The truth is that 10 times pre-tax earnings is a perfectly fair price to pay for a business you understand, like, and intend to hold for the long-term.
However, it is always possible to use ratios to lie to yourself. Value investors can find that the EV/EBITDA ratio of an asset heavy company at the peak of its cycle will justify an otherwise dodgy purchase. If you want to buy into an overleveraged company, just focus exclusively on the Market Cap/Free Cash Flow ratio while ignoring enterprise value entirely.
I think guidelines are great. In fact, I think anything that gets investors away from a focus on quantities and toward a focus on reliability is a wonderful tool. A lot of investors would benefit from trying to prove two separate cases:
Rather than trying to quantify the precise extent to which the business is above average or the price is below average.
We shouldn’t spend a lot of time worrying about whether we are paying 3 times EBITDA or 5 times. Either will do. Nor should we spend time worrying about whether the business earns a 33% return on capital or a 99% return on capital. Both will get you a better than 20% after-tax return without leverage. That’s better than Berkshire.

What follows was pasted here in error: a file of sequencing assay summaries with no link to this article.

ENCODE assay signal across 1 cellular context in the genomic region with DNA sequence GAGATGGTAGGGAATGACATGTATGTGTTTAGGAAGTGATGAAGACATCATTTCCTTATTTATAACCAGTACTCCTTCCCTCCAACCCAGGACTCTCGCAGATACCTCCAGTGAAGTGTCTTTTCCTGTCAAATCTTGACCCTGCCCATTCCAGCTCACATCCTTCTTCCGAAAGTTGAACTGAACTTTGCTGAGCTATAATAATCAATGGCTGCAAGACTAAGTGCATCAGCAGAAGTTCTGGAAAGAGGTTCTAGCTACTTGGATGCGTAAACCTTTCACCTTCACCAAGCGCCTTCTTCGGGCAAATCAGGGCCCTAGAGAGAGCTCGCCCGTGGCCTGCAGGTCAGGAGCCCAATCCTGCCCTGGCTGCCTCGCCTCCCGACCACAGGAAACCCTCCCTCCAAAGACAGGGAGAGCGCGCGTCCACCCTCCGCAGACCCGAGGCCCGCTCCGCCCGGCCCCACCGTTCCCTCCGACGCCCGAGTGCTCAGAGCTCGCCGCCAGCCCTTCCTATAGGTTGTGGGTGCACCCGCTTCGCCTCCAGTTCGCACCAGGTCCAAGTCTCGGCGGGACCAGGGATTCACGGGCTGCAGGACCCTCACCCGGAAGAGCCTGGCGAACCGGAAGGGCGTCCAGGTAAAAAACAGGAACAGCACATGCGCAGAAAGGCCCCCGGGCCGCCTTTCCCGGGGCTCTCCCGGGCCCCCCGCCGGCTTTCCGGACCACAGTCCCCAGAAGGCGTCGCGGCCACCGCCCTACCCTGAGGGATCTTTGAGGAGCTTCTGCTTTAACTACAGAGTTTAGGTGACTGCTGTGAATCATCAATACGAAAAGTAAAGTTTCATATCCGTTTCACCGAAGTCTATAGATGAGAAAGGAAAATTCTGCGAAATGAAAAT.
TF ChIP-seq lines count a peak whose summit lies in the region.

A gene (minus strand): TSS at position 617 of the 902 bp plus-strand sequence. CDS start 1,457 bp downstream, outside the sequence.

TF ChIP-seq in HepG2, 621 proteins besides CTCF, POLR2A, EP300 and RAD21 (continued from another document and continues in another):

The Brooklyn Investor began the post tackling the idea that Buffett pays 10 times pre-tax earnings. Another Buffett quote explains why the exact price paid may not be the most important consideration:
One of the things you will find, which is interesting and people don’t think of it enough, with most businesses and with most individuals, life tends to snap you at your weakest link. So it isn’t the strongest link you’re looking for among the individuals in the room. It isn’t even the average strength of the chain. It’s the weakest link that causes the problem.
For most investors, price is the weakest link in their process. Most investors are not value investors. They simply pay too much for popular stocks. They may have other weak links. They may trade too much. They may be greedy when others are greedy and fearful when others are fearful.
Remember, you aren’t most investors. Most investors aren’t reading this blog. You are. That means price probably isn’t your weakest link.
So, don’t focus on price. Just figure out a way to make sure the price you pay is good enough. And then work on correcting the errors you've historically made.
I’ve made a lot of mistakes as an investor. I can’t think of any case where my mistake was paying too high a price relative to some measure of earnings. I can’t look at any investment that went badly and say: “Oh, if only I’d gotten that at an EV/EBITDA of 4. That would’ve solved everything.”